A handwritten verse by Anne Frank, who died at Bergen-Belsen concentration camp only months before World War II ended, sold recently for €140,000 – that’s €90,000 more than was expected.
Director Thijs Blankevoort of the Bubb Kuyper auction house in Haarlem, just outside Amsterdam, said the sale price came as an unexpected surprise.
According to Kuyper’s lot description, the verse is a standard educational poem of the type often penned in “friendship” albums, encouraging the owner to practice diligence at work and contribute the best possible effort.
The poem, dated March 28, 1942, had been written four months before she and her family hid themselves in the ‘Secret Annex,’ a number of rooms in an attic hidden behind a false bookcase in the office building where her father worked in Amsterdam, the Dutch capital city, until the family and other residents were arrested on August 4, 1944, following over two years of covert existence. Anne’s father was the only member of the family to survive the camps.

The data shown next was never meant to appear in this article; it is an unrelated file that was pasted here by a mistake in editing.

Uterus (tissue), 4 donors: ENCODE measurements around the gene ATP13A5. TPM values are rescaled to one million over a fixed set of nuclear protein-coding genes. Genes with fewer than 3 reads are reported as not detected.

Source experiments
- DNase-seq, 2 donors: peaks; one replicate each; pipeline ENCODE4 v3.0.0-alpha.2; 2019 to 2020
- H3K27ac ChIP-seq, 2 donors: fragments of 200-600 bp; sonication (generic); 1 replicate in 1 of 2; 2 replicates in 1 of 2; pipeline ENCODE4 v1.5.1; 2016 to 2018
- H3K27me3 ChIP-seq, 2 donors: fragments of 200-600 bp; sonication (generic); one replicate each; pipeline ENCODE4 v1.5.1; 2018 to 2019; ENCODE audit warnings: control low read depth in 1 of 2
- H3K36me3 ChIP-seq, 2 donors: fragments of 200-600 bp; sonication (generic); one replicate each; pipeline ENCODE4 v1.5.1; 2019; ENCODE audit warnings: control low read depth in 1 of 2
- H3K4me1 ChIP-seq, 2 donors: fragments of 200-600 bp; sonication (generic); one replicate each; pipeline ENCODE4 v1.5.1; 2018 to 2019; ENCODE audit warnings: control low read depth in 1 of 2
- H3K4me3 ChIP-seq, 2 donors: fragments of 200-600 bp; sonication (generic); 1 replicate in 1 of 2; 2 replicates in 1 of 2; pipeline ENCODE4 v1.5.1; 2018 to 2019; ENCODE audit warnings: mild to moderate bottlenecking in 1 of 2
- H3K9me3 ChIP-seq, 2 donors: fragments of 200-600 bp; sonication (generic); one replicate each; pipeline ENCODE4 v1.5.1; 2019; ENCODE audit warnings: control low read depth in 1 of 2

Anne Frank Foundation spokeswoman Maatje Mostart said the authenticity of the lot is beyond doubt. The identity of the online bidder hasn’t been disclosed, Newsweek reported.
The poem appeared six months following another item in Anne’s handwriting sold at Swann Auction Galleries in New York City. Swann’s offered a copy of Grimm’s Fairy Tales with Anne’s and her older sister’s name, Margot, written on the title page, in May.
Anne Frank is one of the most memorable personalities of the Second World War, said Kenneth Rendell, Swann’s director and founder. When you see a person’s handwriting, it strikes a personal note. The person was real.